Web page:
Xbox 360
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Game Info:

The Beatles: Rock Band
Publisher/Developer: EA Games and MTV Games/Harmonix
Release Date: September 9, 2009
ESRB Rating: T for Mild Lyrics, Tobacco Reference
Available On: Xbox 360, PS3, Wii
Genre: Music/Rhythm
Number of Players: 1-6 players simultaneously
Retail Price: $36.99 (game only); $159.99 (special value edition); $132.99 (premium bundle)

Rock Band developer Harmonix once stated that, unlike their former partners at Guitar Hero publisher Activision, they would not be pursuing band specific games. This put the focus solely on the Rock Band Music Store, where week after week of downloadable content was placed (and continues to be placed) to expand the core Rock Band franchise.

Three titles later – one of which was Rock Band 2 – Harmonix launched The Beatles: Rock Band, one of the most engaging and immersive of the recent crop of music games. Activision and its developers have, in the past, brought single bands to light in Guitar Hero games. However, while two of these games (specifically, Guitar Hero: Aerosmith and Guitar Hero: Metallica) were met with decent to good reception, they were essentially re-skinned, band-themed versions of the nearest Guitar Hero franchise entries (to be fair, Guitar Hero: Metallica did plenty new with the series, and should be commended for that).

The Beatles: Rock Band is not like that. No, not in the slightest.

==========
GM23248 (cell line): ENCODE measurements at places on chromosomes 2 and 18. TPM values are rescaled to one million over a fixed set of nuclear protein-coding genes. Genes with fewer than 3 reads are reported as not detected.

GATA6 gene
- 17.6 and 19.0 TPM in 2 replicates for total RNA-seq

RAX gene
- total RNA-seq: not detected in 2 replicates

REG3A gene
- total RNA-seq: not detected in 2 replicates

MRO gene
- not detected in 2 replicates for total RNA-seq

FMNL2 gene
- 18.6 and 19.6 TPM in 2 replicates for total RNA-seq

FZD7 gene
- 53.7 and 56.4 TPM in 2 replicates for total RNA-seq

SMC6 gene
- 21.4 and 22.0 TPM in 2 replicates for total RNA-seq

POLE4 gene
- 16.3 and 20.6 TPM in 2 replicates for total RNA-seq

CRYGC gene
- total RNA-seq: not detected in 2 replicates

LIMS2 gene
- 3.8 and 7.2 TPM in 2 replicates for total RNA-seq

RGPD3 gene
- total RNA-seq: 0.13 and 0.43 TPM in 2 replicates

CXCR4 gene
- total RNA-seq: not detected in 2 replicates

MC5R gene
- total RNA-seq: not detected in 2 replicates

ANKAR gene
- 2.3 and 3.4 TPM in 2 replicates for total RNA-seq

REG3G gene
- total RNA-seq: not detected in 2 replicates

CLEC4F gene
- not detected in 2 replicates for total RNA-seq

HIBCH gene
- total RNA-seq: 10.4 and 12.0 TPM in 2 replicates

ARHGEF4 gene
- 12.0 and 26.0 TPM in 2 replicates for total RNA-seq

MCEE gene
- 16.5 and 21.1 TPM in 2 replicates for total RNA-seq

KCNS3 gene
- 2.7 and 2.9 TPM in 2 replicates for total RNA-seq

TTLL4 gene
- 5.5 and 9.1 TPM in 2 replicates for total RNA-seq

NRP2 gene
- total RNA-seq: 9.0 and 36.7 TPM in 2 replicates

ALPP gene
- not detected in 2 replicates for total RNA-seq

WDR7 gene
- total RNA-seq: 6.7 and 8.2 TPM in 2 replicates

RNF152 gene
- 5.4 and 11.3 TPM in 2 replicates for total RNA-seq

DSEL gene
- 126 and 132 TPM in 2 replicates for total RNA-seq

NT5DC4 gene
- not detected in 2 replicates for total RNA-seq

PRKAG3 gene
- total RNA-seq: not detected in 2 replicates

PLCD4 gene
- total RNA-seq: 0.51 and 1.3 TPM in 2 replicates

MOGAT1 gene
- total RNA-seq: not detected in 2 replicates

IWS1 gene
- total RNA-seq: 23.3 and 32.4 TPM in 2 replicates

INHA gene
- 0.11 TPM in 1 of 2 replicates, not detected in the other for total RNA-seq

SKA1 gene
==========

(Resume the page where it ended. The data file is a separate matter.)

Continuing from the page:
Highlights:

Strong Points: Same great game mechanics from Harmonix; graphics accurately and creatively portray The Beatles throughout their short but influential career
Weak Points: Small set list; disappointing lack of some major songs from the band
Moral Warnings: One or two songs have slight sexual implications, as well as brief reference to smoking, all in lyrics.

Starting from the band’s early days, players follow The Beatles from Liverpool to travel the world, playing in concert. The final cycle of songs is set in Abbey Road studios, where “dreamscapes” – developer envisioned imaginings based on the song being played – occur. Throughout, the game plays nearly identical to previous Rock Band games. A major addition is the three-part harmony, where three players can sing, one for lead and the other two for the harmony sections.

As players progress, they unlock virtual memorabilia and photos from The Beatles’ days on the road and recording sessions. Some of these are iconic, while other items are being displayed to a wide audience for the first time.

A highpoint in the game are the graphical effects, which capture slightly caricatured versions of the Fab Four as they progress and age. Yes, the character models change; thus, Paul will sport a heavy beard toward the end of the 1960s, and the band wears their Sgt. Pepper gear during the appropriate dreamscapes. Every nuance of the band seems to have been captured: Paul’s noticeable bobbing on stage, George’s nervous wiggle, and Ringo’s goofy grin as he lays out an iconic backbeat. It’s impressive to note the respect and care that obviously went into the making of this game, something far beyond simple motion capture designed to recreate the band on screen.
Score Breakdown:
Higher is better
(10/10 is perfect)

Game Score 98%
Gameplay: 19/20
Graphics: 10/10
Sound: 10/10
Stability: 5/5
Controls/Interface: 5/5